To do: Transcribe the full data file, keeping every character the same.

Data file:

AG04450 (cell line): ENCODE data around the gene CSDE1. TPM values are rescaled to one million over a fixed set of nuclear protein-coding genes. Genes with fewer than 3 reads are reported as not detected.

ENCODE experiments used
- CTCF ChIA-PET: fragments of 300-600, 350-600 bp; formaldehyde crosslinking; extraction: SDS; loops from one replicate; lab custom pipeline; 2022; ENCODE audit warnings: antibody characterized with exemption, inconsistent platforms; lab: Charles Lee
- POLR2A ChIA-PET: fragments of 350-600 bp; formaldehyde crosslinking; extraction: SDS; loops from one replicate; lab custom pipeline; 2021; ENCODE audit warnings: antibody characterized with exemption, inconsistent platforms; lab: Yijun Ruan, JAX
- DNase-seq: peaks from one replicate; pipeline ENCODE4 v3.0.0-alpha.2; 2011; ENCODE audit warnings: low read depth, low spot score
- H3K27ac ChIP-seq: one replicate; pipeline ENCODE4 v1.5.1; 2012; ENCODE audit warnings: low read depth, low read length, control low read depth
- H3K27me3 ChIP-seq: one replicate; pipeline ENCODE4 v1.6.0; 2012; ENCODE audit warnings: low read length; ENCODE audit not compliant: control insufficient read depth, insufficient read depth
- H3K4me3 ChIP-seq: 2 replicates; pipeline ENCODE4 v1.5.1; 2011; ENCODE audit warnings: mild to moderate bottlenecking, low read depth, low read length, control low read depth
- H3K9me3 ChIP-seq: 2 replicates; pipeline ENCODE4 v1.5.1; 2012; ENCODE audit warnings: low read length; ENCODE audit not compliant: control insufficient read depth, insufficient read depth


AG04450 (cell line): ENCODE data around the gene CSDE1. TPM values are rescaled to one million over a fixed set of nuclear protein-coding genes. Genes with fewer than 3 reads are reported as not detected.

ENCODE experiments used
- CTCF ChIA-PET: fragments of 300-600, 350-600 bp; formaldehyde crosslinking; extraction: SDS; loops from one replicate; lab custom pipeline; 2022; ENCODE audit warnings: antibody characterized with exemption, inconsistent platforms; lab: Charles Lee
- POLR2A ChIA-PET: fragments of 350-600 bp; formaldehyde crosslinking; extraction: SDS; loops from one replicate; lab custom pipeline; 2021; ENCODE audit warnings: antibody characterized with exemption, inconsistent platforms; lab: Yijun Ruan, JAX
- DNase-seq: peaks from one replicate; pipeline ENCODE4 v3.0.0-alpha.2; 2011; ENCODE audit warnings: low read depth, low spot score
- H3K27ac ChIP-seq: one replicate; pipeline ENCODE4 v1.5.1; 2012; ENCODE audit warnings: low read depth, low read length, control low read depth
- H3K27me3 ChIP-seq: one replicate; pipeline ENCODE4 v1.6.0; 2012; ENCODE audit warnings: low read length; ENCODE audit not compliant: control insufficient read depth, insufficient read depth
- H3K4me3 ChIP-seq: 2 replicates; pipeline ENCODE4 v1.5.1; 2011; ENCODE audit warnings: mild to moderate bottlenecking, low read depth, low read length, control low read depth
- H3K9me3 ChIP-seq: 2 replicates; pipeline ENCODE4 v1.5.1; 2012; ENCODE audit warnings: low read length; ENCODE audit not compliant: control insufficient read depth, insufficient read depth